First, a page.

The front ports 236 can be structurally similar to the rear ports 216 of the line cards 214 or the rear ports 226 of the line cards 224. In some embodiments, the front ports 236 are left uncoupled as they are unnecessary for operation. Having a line card 234 with multiple front ports 236 allows multiple instances of a single line card to be used for the line cards 214, the line cards 224 and the line cards 234, as described in further detail herein. In other embodiments, the line cards 234 do not include front ports.

The rear ports 216, 226 of the line cards 214 and the line cards 224 are configured to be coupled to the rear ports 238 of the line cards 234 using optical and/or electrical cables 240. In some embodiments, for example, the cables 240 can be passive twinaxial copper cables, active twinaxial copper cables having electronic signal repeaters, optical fibers and/or the like. For clarity, FIG. 2 does not show all of the cables 240 between the line cards 214, 224 and the line cards 234.

Each line card 214, 224 is coupled to each line card 234 (again, FIG. 2 shows some cables 240 for clarity, but it should be understood that more cables are present such that each line card 214, 224 is coupled to each line card 234). Additionally, because each line card 214, 224 includes eight rear ports 216, 226 and eight line cards 234 are disposed within the middle portion 230 of the chassis 200, each rear port 216 of a line card 214 is operatively coupled to a different line card 234 and each rear port 226 of a line card 224 is operatively coupled to a different line card 234. The perpendicular relationship of the line cards 214, 224 to the line cards 234 simplifies the cabling, as described in further detail herein.

As shown in FIG. 2, a first port 216 a of a line card 214 a disposed in a first slot 212 a (e.g., a top most slot) of the first portion 210 is operatively coupled to a first port 238 a of a line card 234 a disposed in a first slot 232 a of the third portion 230. Similarly, the first port 216 b of a line card 214 b disposed in a second slot 212 b (e.g., the second to the top most slot) is operatively coupled to a second port 238 b of the line card 234 a disposed in the first slot 232 a. The first ports of the other line cards 214 (e.g., the other six line cards 214) are coupled to the line card 234 a disposed in the first slot 232 a in a similar manner. This takes up eight of the sixteen ports 238 on the line card 234 a.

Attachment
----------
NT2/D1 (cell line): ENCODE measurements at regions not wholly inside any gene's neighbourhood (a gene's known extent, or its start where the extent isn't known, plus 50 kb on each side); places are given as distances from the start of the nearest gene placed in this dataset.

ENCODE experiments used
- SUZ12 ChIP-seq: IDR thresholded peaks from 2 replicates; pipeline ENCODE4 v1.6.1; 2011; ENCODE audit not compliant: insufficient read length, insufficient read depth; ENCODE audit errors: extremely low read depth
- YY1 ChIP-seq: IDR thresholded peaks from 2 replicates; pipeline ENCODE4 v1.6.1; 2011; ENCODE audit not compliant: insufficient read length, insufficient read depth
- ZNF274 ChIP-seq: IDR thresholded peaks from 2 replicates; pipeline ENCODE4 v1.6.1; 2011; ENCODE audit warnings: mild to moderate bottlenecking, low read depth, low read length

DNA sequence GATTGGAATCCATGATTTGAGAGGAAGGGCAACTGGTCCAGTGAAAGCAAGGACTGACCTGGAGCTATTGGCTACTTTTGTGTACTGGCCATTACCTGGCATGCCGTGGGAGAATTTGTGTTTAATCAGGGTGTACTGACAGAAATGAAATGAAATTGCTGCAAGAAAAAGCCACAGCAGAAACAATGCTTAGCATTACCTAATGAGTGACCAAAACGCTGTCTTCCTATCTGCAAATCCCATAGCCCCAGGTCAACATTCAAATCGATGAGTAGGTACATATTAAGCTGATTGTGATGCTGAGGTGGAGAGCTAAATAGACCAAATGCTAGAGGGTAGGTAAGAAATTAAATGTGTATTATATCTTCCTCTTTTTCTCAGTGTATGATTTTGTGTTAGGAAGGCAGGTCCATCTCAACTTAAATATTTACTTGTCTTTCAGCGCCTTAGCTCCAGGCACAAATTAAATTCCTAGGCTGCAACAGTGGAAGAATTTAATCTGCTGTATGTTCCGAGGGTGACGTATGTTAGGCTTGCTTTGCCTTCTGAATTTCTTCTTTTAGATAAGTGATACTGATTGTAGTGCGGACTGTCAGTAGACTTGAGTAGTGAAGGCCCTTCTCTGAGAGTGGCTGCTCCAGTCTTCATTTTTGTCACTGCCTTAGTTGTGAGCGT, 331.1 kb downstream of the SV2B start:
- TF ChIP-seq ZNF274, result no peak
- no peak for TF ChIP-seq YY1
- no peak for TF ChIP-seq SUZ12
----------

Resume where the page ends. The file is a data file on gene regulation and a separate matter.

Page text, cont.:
A first port 226 a of a line card 224 a disposed in a first slot 222 a (e.g., the bottom most slot) of the second portion 220 is operatively coupled to a sixteenth port 238 c of the line card 234 a disposed in the first slot 232 a of the third portion 230. Similarly, the first port 226 b of a line card 224 b disposed in a second slot 222 b (e.g., the second to the bottom most slot) is operatively coupled to a fifteenth port 238 d of the line card 234 a disposed in the first slot 232 a. The first ports of the other line cards 224 (e.g., the other six line cards 224) are coupled to the line card 234 a disposed in the first slot 232 a in a similar manner. Accordingly, the first port 216 of the eight line cards 214 in the first portion 210 and the first port 226 of the eight line cards 224 in the second portion 220 are operatively coupled to one of the sixteen rear ports 238 of the line card 234 a disposed in the first slot 232 a.

The second port 216, 226 of each line card 214, 224 through the eighth port 216, 226 of each line card 214, 216 are operatively coupled to the second line card 234 to the eighth line card 234, respectively. This configuration simplifies the cabling by reducing the number of cables 240 that are crossed when being coupled between the line cards 214, 224 and the line cards 234. This configuration also reduces the length of the cables 240 used to couple the line cards 214, 224 to the line cards 234.

In use, data is transferred from a first edge device (not shown in FIGS. 2 and 3) to a second edge device (not shown in FIGS. 2 and 3) via the switch fabric. The first edge device sends data to a switching module associated with the first stage of the switch fabric on a line card 214 or 224 via a front port 218 or 228. The switching module associated with the first stage forwards the data to a switching module associated with a second stage of the switch fabric on a line card 234 via a cable 240.